Sicko is an American documentary by Michael Moore which explores the status of health care in America. In my opinion, he has presented a clear-cut viewpoint that American health care is not producing results. Nearly half a hundred million Americans, according to Sicko, are not insured while the rest, who are insured, are often sufferers of insurance company deceit and also red tape. Additionally, Sicko mentions that the United States health care system is placed 37th out of 191 by the W.H.O. with definite health measures, like the neonate death and life probability, equivalent to countries with quite less financial wealth. Interviews are carried out with individuals who supposed they had sufficient coverage but were deprived of care.
A Call for a Single Payer Universal Health Care System As the 2016 Presidential Elections draw near, the topic of much debate is that of healthcare. Some candidates vow for universal healthcare and mandate health insurance for all, while others believe that tax credits and health savings accounts will resolve the current crisis. Consequently, the nation has been divided on which plan to support and move forward with. Some fear universal health care will diminish the quality of care and lead to long waits, while others fear that health savings accounts and tax credits won’t be enough to insure all and will do little to diminish the administrative costs of the current system. Ultimately because healthcare is a basic right that should be guaranteed
It took me a while to find nurses that wanted to participate in my interview. I was able to interview 2 nurses at a medical center because this week at my private practice, with the help of an Ecuadorian Audiologist who has ABR/ASSR system, we had a Microtia week from all over Bolivia and one of the mother’s was a nurse assistant, she made the contact with her boss and I was able to interview both, yesterday. (NP: nurse practitioner and NA: auxiliary nurse- MARIA)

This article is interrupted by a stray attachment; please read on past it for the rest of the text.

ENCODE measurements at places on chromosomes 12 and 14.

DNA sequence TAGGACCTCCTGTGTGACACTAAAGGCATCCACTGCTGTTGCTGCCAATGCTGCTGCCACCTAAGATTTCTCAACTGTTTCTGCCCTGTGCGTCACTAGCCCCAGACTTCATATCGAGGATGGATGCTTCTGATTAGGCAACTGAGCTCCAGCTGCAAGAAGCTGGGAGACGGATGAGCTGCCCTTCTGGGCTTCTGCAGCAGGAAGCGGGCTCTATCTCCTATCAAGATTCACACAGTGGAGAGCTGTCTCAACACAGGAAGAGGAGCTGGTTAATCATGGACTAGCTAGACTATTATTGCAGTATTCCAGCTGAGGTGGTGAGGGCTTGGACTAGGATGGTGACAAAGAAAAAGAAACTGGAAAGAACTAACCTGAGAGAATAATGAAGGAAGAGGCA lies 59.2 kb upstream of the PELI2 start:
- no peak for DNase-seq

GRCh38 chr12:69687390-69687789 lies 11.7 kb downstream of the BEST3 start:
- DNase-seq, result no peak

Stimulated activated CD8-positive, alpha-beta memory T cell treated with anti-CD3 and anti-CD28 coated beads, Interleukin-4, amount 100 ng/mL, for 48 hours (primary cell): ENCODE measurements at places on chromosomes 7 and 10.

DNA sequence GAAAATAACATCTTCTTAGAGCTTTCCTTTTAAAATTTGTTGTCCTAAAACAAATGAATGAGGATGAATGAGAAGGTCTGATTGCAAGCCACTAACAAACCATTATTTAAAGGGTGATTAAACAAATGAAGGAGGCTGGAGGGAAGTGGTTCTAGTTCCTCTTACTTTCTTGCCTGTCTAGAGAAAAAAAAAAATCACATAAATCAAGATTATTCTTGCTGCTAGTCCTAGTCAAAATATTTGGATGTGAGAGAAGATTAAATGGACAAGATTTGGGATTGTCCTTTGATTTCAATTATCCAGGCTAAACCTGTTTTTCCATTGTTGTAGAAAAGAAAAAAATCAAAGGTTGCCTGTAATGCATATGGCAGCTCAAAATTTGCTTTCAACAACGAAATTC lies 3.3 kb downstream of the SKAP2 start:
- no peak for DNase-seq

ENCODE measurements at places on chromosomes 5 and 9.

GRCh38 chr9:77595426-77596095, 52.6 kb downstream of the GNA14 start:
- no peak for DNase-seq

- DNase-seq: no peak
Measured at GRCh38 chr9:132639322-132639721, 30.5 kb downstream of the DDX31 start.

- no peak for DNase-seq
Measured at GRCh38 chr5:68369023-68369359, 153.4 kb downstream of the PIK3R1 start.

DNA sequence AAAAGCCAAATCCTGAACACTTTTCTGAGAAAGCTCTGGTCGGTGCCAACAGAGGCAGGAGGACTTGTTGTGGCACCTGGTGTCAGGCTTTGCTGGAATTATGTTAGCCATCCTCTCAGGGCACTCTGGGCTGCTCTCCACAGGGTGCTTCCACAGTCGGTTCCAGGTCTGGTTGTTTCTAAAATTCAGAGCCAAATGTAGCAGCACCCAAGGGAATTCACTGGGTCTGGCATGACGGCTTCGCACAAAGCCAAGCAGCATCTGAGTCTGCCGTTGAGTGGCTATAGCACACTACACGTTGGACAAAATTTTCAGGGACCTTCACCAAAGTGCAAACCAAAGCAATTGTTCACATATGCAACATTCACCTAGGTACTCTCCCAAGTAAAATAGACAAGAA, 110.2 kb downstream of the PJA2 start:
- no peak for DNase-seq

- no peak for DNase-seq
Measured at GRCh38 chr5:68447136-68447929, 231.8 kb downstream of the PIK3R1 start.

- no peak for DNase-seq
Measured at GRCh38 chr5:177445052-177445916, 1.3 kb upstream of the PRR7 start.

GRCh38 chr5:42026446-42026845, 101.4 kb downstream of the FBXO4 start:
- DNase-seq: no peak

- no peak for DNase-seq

With the proposed tax adjustments and the payment plan involving both the individual and employer, Senator Sanders’ health care plan becomes not only viable but also cheap when held against most Americans insurance deductibles. Compared with most so called first world countries, the United States as a whole spends far more on healthcare; “At 17.4% of GDP in 2009, US health spending is half as much again as any other country, and nearly twice the average”(OECD 1). OECD stands for the Organization for Economic Cooperation and Development, which includes such countries as Britain, Germany, Sweden, and the Netherlands among others. The fact that the U.S. spends comparatively more than these other “socialist” countries displays that having a streamlined, national healthcare system can in fact be run without breaking the bank or creating unmanageable costs.
Assignment Wk. 7: Interview Subject The purpose of this paper is to introduce the Mental health counselor I have chosen to interview for my final project. In this paper I will include the specialties, the age groups and the modality of clients she services. Further I will explain, why I chose to interview Ms. T Licensed Mental Health Counselor Interviewee
As Bernie Sanders once said, “Health care must be recognized as a right, not a privilege.” Most developed countries choose to live by this quote while the United States of America chooses to go against it. Universal health care has benefits on multiple levels, whether it’s a single individual or the people in a whole. The U.S is one of the few developed countries that doesn’t offer universal health care to their people, yet the U.S spends more than seventeen percent of their GDP on health insurance. Many people believe that universal health care is a simple one solution problem, but the truth is that there are multiple forms of universal health care that provide all citizens with the health insurance they need.
Healthcare is something everyone needs and should be able to get, but right now that is not happening. In America there are millions of people who don’t have healthcare insurance. This is because some can’t afford the insurance plan. There are also millions more who have health insurance, but can’t afford using it. This means that they are paying for an insurance plan, but the deductibles are so high they can’t afford to go to the doctor.